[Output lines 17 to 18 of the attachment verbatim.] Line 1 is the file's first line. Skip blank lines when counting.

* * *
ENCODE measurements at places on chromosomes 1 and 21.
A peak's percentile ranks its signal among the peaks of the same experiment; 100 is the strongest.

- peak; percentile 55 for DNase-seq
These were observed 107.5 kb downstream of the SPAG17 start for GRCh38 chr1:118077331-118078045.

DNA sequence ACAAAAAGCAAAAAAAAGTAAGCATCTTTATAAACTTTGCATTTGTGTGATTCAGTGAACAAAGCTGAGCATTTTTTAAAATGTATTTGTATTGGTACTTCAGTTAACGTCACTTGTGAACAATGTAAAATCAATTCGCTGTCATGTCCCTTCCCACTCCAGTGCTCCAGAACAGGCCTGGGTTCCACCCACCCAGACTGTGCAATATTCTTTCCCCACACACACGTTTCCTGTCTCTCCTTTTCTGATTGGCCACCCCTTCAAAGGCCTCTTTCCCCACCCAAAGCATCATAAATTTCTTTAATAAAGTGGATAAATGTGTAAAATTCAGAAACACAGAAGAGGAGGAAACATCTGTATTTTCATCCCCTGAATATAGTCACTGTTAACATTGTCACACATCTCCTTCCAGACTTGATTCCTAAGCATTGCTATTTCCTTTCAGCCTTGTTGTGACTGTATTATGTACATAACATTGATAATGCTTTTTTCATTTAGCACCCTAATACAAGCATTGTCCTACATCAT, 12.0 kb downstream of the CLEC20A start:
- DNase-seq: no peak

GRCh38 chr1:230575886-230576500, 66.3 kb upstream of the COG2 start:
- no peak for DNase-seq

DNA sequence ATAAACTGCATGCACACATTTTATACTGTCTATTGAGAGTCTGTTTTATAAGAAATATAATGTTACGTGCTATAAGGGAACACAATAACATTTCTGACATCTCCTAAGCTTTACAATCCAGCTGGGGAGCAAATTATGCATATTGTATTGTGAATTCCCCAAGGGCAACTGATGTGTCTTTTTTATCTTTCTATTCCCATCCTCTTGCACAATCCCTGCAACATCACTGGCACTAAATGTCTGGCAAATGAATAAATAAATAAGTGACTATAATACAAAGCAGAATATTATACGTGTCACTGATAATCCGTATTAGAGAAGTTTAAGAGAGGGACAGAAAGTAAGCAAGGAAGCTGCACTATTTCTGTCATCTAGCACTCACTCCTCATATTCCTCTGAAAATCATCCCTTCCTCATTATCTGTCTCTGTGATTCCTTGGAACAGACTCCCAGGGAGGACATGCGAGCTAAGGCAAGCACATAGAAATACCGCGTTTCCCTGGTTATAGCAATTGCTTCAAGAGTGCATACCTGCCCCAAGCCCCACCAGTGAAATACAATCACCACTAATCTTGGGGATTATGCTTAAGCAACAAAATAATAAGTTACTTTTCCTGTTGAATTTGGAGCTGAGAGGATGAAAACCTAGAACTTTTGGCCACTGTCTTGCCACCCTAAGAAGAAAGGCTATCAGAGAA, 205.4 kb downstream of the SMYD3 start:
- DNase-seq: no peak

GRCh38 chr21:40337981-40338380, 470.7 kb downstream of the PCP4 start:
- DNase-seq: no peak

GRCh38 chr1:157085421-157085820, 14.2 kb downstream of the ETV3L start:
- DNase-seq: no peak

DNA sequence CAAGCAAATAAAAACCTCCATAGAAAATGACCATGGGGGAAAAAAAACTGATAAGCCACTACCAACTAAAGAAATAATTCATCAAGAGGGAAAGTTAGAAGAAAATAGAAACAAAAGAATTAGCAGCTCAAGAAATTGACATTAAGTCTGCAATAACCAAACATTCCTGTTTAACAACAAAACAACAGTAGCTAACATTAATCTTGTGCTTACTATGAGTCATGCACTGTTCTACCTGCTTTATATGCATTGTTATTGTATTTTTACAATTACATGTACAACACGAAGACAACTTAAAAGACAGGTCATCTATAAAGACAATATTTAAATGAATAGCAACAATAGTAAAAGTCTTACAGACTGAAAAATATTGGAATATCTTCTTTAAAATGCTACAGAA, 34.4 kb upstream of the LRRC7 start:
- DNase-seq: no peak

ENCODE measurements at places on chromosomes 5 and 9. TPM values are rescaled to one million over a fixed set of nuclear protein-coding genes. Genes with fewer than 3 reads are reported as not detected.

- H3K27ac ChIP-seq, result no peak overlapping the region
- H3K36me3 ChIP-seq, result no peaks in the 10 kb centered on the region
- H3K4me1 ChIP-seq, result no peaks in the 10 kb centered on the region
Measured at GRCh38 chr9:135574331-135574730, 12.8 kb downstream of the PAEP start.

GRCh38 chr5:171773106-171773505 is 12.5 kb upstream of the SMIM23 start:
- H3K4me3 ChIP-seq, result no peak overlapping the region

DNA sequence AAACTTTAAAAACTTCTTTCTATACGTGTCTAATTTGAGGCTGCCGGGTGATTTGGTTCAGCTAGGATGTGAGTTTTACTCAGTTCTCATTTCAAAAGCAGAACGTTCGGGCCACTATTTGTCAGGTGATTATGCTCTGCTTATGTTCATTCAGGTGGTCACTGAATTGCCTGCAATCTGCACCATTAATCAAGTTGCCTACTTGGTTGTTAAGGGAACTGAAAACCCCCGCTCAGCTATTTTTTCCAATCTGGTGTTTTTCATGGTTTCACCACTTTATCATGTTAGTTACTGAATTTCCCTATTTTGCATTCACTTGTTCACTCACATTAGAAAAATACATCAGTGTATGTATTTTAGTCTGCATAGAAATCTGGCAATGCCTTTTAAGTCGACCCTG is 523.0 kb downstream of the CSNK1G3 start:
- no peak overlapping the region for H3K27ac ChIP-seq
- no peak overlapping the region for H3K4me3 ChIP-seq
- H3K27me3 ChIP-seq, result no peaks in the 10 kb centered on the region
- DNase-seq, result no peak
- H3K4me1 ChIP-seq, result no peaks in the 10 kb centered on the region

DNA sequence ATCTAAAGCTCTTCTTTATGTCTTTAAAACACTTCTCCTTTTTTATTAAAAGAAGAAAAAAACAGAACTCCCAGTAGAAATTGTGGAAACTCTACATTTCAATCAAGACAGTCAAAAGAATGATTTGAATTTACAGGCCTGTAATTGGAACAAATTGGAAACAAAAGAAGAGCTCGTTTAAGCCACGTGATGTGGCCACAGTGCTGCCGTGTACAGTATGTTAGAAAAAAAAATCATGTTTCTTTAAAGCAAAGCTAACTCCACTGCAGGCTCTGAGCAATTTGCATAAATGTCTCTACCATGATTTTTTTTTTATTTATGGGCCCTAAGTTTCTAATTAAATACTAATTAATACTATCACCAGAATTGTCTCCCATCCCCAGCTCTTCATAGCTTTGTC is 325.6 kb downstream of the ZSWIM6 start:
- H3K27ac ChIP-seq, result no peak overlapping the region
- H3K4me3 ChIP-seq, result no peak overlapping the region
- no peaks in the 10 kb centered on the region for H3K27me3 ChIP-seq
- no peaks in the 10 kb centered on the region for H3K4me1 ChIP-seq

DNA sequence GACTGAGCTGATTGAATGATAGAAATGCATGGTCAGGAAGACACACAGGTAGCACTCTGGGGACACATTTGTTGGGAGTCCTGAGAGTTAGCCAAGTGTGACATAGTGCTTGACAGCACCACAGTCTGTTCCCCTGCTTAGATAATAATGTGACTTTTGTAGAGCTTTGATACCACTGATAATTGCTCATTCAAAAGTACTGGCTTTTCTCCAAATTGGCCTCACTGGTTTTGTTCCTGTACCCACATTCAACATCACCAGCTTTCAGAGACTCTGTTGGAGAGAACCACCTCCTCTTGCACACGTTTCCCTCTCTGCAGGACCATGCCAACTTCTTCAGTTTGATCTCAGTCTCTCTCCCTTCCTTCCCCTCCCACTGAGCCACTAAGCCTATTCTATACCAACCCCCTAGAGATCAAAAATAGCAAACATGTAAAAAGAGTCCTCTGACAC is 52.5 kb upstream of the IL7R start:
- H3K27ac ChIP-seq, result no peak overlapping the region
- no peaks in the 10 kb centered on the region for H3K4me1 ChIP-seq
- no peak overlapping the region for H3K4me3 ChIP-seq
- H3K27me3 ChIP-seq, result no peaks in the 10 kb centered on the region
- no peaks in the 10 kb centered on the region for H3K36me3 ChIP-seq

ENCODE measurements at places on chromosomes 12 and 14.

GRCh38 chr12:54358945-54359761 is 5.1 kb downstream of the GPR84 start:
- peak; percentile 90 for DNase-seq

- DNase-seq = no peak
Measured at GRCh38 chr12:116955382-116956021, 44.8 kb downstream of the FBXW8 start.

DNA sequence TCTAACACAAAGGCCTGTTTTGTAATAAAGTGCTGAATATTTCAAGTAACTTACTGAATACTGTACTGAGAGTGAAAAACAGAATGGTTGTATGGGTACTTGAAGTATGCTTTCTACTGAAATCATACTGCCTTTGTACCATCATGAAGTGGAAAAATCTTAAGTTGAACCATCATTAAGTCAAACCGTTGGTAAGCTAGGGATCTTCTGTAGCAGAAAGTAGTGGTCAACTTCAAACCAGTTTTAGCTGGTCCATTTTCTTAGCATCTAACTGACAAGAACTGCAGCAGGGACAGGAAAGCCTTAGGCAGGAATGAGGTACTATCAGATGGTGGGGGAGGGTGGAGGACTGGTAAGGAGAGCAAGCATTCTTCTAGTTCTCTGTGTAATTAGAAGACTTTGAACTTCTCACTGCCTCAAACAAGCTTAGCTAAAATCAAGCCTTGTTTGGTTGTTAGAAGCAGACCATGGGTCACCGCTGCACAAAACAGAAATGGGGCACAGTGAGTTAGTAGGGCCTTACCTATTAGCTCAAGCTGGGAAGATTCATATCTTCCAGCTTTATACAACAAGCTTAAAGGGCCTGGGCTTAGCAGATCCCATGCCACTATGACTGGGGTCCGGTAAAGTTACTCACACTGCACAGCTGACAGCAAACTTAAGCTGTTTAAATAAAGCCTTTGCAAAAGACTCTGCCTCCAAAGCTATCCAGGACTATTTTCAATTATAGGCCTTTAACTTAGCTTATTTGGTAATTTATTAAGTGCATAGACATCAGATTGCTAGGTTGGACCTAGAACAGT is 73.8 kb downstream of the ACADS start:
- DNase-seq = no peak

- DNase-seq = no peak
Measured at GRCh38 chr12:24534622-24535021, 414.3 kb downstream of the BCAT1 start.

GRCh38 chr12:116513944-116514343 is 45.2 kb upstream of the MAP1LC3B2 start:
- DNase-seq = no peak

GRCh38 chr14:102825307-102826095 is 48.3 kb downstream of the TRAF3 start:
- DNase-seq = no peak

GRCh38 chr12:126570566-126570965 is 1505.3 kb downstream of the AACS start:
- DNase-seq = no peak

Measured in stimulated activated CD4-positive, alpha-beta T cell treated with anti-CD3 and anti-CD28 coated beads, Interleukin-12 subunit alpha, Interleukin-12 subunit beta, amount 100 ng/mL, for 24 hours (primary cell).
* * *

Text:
ENCODE measurements at places on chromosomes 5 and 9. TPM values are rescaled to one million over a fixed set of nuclear protein-coding genes. Genes with fewer than 3 reads are reported as not detected.

- H3K27ac ChIP-seq, result no peak overlapping the region